Thursday, August 21, 2008

A Wizard in His Own Right

By Mark Rogoff and Allie Weinberger
Special Correspondents

Hall of Fame football player Ozzie Newsome was inducted into the Peter J. McGovern Little League Museum Hall of Excellence prior to Thursday’s United States semifinal.

Newsome, now Executive Vice President/General Manager of the Baltimore Ravens, grew up in a segregated Alabama during the 1960s. The social climate didn’t allow Newsome to play in Little League until the age of 14, when he joined a Senior Little League team in Muscle Shoals. The University of Alabama alum played in the Muscle Shoals Little League Association for two years.

“The fun that we had, I still have some friendships from those two years, I think the foundation was laid for what I do right now,” he said. “I’m in several other Hall of Fames, but when I got the call, the letter that I was going to be enshrined, it awarded me the opportunity to think back to when [I was playing].”

Newsome played baseball in high school, but attended Alabama on a football scholarship. He was a first-round pick of the Cleveland Browns, and went on to catch 662 passes for nearly 8,000 years during his 13-year National Football League career. He was a three-time Pro Bowl selection.

“I’ve always watched the Little League World Series,” Newsome said when asked about taking part in the event. “It’s the excitement that runs through the game. This is something special, not special for the United States, but special for the world.”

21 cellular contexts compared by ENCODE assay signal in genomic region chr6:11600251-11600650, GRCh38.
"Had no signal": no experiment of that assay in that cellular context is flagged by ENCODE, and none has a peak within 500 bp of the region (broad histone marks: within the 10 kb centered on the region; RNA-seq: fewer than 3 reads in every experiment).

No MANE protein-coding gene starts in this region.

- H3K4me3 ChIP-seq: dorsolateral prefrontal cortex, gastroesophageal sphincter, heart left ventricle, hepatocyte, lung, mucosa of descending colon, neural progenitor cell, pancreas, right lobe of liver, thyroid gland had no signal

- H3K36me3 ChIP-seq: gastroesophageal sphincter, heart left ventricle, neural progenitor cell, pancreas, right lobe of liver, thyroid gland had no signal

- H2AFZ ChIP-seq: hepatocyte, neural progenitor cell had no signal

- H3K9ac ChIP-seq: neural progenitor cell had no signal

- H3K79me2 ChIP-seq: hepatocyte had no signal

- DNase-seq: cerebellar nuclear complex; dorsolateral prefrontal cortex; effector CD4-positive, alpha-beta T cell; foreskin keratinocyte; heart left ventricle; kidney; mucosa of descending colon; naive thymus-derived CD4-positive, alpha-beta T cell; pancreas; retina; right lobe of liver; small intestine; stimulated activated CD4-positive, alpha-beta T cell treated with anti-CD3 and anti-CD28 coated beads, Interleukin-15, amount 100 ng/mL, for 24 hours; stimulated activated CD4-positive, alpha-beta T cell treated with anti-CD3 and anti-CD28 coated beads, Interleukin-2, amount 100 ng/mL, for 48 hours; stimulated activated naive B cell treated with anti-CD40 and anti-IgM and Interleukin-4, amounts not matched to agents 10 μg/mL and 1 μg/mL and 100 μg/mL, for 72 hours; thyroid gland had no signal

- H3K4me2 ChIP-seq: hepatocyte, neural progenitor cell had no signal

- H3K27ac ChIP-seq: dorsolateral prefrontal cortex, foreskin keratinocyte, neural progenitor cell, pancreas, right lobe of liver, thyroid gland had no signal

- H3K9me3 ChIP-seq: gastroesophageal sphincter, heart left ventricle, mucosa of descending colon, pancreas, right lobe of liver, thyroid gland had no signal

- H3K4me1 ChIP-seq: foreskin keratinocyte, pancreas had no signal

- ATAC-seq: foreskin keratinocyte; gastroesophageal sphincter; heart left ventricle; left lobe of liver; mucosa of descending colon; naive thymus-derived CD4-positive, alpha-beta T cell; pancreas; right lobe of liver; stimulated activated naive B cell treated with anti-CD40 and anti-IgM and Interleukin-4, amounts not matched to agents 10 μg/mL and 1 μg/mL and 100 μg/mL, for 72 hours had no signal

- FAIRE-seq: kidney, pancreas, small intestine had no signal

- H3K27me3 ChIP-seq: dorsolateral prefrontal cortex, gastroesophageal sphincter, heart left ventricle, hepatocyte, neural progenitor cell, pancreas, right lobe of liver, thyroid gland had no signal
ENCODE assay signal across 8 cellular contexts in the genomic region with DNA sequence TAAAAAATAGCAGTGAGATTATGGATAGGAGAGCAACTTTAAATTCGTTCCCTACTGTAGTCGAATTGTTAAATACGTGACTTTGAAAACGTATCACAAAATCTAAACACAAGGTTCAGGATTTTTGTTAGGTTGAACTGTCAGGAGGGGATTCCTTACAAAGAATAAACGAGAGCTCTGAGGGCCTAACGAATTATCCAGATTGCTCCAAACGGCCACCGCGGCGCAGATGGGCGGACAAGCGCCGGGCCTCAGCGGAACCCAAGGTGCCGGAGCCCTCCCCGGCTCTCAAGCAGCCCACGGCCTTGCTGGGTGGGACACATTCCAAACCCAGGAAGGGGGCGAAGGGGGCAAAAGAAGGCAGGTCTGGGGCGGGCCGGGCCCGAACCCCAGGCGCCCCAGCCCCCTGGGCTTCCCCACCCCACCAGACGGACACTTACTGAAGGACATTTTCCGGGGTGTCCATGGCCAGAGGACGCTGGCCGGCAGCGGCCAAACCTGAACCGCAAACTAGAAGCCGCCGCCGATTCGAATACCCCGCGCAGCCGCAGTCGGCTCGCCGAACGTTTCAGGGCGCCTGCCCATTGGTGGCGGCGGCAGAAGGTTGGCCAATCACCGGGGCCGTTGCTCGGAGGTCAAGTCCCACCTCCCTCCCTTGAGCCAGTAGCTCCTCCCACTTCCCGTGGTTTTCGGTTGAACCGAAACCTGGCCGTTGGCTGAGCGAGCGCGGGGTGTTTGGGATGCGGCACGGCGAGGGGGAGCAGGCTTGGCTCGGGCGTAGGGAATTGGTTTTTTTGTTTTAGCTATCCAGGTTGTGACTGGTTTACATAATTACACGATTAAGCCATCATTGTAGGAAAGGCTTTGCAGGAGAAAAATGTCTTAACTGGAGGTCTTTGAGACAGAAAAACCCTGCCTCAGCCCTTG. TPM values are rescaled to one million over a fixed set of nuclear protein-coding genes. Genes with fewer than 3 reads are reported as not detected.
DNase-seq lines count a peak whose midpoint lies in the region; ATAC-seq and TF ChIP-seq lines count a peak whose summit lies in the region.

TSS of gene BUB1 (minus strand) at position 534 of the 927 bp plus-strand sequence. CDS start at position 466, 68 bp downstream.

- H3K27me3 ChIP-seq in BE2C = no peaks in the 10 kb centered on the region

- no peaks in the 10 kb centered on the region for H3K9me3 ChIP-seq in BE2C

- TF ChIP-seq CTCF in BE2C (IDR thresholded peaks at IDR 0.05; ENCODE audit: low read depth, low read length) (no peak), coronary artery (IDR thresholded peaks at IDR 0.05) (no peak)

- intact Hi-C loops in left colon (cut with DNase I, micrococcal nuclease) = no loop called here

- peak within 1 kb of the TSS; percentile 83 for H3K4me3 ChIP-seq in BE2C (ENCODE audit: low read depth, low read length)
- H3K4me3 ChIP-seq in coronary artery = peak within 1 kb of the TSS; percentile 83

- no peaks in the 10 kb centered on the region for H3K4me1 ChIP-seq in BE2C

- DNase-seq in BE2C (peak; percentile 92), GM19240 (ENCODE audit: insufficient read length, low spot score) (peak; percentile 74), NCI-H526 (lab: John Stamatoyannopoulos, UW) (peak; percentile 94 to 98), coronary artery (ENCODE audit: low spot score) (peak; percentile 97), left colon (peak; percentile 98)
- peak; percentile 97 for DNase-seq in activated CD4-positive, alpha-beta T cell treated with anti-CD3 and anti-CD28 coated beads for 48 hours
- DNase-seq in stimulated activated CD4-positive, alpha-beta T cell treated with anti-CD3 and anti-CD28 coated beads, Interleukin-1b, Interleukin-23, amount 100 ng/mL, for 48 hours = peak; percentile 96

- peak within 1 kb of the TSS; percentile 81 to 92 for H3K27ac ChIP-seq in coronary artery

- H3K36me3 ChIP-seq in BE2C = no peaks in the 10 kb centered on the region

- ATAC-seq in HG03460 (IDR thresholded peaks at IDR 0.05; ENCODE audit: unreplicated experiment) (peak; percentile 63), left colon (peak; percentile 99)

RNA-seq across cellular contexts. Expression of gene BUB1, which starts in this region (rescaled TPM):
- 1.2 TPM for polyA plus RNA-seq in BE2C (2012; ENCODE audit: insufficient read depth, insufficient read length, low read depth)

Abbott and…Little League

Former major league pitcher Jim Abbott paid a visit to the Little League Baseball World Series on Thursday to help promote a new campaign from the Office of Disability Employment Policy called Proving Individuals with Talent Can Help (PITCH). PITCH encourages businesses to hire people with disabilities and to educate these businesses about the talent people with disabilities can provide.

Abbott, who was born without a right hand, is the campaign spokesperson.

“People with disabilities are known for what they can’t do, not what they can do,” he said. “I wanted to be like everyone else, but being different really is a blessing. You don’t overcome a disability, but you use it and get better.”

Despite not having a right hand, Abbott pitched for 10 seasons in the majors with the California Angels (1989-92 and 1995-96), New York Yankees (1993-94), Chicago White Sox (1995 and 1998) and Milwaukee Brewers (1999). He may best be remembered for tossing a no-hitter on September 4, 1993 against the Cleveland Indians at Yankee Stadium. Abbott also won a Gold Medal with Team USA at the 1988 Summer Olympics in Seoul, South Korea.


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